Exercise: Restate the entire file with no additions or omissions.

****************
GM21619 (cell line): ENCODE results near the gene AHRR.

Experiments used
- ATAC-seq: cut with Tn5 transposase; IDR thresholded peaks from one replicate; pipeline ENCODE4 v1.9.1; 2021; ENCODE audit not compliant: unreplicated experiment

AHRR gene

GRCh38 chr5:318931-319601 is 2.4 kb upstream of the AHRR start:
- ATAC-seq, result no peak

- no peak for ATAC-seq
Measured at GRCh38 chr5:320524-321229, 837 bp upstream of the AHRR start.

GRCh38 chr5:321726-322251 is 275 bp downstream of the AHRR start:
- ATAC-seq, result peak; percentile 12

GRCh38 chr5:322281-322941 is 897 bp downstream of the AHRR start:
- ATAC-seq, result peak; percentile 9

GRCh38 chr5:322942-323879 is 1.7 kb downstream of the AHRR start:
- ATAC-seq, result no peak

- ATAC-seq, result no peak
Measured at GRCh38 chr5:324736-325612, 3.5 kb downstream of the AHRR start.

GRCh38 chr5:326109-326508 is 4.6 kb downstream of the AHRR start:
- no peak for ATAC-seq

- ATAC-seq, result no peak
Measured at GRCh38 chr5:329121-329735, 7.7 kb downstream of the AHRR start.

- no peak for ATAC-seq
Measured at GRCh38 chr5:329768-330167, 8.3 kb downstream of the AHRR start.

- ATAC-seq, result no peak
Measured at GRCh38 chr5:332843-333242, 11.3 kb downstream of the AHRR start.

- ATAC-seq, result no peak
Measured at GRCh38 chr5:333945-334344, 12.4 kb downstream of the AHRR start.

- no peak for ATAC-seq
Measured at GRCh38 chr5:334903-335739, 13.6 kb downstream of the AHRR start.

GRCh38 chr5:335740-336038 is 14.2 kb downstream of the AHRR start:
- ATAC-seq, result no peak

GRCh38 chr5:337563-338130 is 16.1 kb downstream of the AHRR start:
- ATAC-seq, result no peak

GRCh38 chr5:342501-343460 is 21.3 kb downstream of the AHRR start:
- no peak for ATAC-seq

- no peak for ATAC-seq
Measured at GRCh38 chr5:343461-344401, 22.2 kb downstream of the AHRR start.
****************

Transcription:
GM21619 (cell line): ENCODE results near the gene AHRR.

Experiments used
- ATAC-seq: cut with Tn5 transposase; IDR thresholded peaks from one replicate; pipeline ENCODE4 v1.9.1; 2021; ENCODE audit not compliant: unreplicated experiment

AHRR gene

GRCh38 chr5:318931-319601 is 2.4 kb upstream of the AHRR start:
- ATAC-seq, result no peak

- no peak for ATAC-seq
Measured at GRCh38 chr5:320524-321229, 837 bp upstream of the AHRR start.

GRCh38 chr5:321726-322251 is 275 bp downstream of the AHRR start:
- ATAC-seq, result peak; percentile 12

GRCh38 chr5:322281-322941 is 897 bp downstream of the AHRR start:
- ATAC-seq, result peak; percentile 9

GRCh38 chr5:322942-323879 is 1.7 kb downstream of the AHRR start:
- ATAC-seq, result no peak

- ATAC-seq, result no peak
Measured at GRCh38 chr5:324736-325612, 3.5 kb downstream of the AHRR start.

GRCh38 chr5:326109-326508 is 4.6 kb downstream of the AHRR start:
- no peak for ATAC-seq

- ATAC-seq, result no peak
Measured at GRCh38 chr5:329121-329735, 7.7 kb downstream of the AHRR start.

- no peak for ATAC-seq
Measured at GRCh38 chr5:329768-330167, 8.3 kb downstream of the AHRR start.

- ATAC-seq, result no peak
Measured at GRCh38 chr5:332843-333242, 11.3 kb downstream of the AHRR start.

- ATAC-seq, result no peak
Measured at GRCh38 chr5:333945-334344, 12.4 kb downstream of the AHRR start.

- no peak for ATAC-seq
Measured at GRCh38 chr5:334903-335739, 13.6 kb downstream of the AHRR start.

GRCh38 chr5:335740-336038 is 14.2 kb downstream of the AHRR start:
- ATAC-seq, result no peak

GRCh38 chr5:337563-338130 is 16.1 kb downstream of the AHRR start:
- ATAC-seq, result no peak

GRCh38 chr5:342501-343460 is 21.3 kb downstream of the AHRR start:
- no peak for ATAC-seq

- no peak for ATAC-seq
Measured at GRCh38 chr5:343461-344401, 22.2 kb downstream of the AHRR start.